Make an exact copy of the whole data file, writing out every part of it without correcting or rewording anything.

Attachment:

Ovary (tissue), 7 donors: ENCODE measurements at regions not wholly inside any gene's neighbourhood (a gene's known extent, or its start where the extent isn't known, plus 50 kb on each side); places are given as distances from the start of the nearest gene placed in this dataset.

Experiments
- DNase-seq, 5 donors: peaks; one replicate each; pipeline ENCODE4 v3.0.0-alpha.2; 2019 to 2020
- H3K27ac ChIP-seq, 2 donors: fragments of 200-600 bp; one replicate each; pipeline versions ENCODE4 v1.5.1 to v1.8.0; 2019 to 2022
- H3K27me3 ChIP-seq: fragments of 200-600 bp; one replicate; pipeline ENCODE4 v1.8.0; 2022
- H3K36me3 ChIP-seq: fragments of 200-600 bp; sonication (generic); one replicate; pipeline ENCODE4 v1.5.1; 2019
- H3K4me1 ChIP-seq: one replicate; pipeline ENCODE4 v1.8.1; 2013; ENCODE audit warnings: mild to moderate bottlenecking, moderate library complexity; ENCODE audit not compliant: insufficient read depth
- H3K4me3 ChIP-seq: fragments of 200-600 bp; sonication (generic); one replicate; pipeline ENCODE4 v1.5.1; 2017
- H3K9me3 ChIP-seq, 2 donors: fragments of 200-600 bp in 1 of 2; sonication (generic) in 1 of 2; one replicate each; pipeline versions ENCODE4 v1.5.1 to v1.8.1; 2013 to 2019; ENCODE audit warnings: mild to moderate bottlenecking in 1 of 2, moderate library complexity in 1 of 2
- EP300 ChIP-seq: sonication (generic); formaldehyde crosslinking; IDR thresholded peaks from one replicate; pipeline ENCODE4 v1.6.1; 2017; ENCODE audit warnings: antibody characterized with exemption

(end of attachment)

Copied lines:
Ovary (tissue), 7 donors: ENCODE measurements at regions not wholly inside any gene's neighbourhood (a gene's known extent, or its start where the extent isn't known, plus 50 kb on each side); places are given as distances from the start of the nearest gene placed in this dataset.

Experiments
- DNase-seq, 5 donors: peaks; one replicate each; pipeline ENCODE4 v3.0.0-alpha.2; 2019 to 2020
- H3K27ac ChIP-seq, 2 donors: fragments of 200-600 bp; one replicate each; pipeline versions ENCODE4 v1.5.1 to v1.8.0; 2019 to 2022
- H3K27me3 ChIP-seq: fragments of 200-600 bp; one replicate; pipeline ENCODE4 v1.8.0; 2022
- H3K36me3 ChIP-seq: fragments of 200-600 bp; sonication (generic); one replicate; pipeline ENCODE4 v1.5.1; 2019
- H3K4me1 ChIP-seq: one replicate; pipeline ENCODE4 v1.8.1; 2013; ENCODE audit warnings: mild to moderate bottlenecking, moderate library complexity; ENCODE audit not compliant: insufficient read depth
- H3K4me3 ChIP-seq: fragments of 200-600 bp; sonication (generic); one replicate; pipeline ENCODE4 v1.5.1; 2017
- H3K9me3 ChIP-seq, 2 donors: fragments of 200-600 bp in 1 of 2; sonication (generic) in 1 of 2; one replicate each; pipeline versions ENCODE4 v1.5.1 to v1.8.1; 2013 to 2019; ENCODE audit warnings: mild to moderate bottlenecking in 1 of 2, moderate library complexity in 1 of 2
- EP300 ChIP-seq: sonication (generic); formaldehyde crosslinking; IDR thresholded peaks from one replicate; pipeline ENCODE4 v1.6.1; 2017; ENCODE audit warnings: antibody characterized with exemption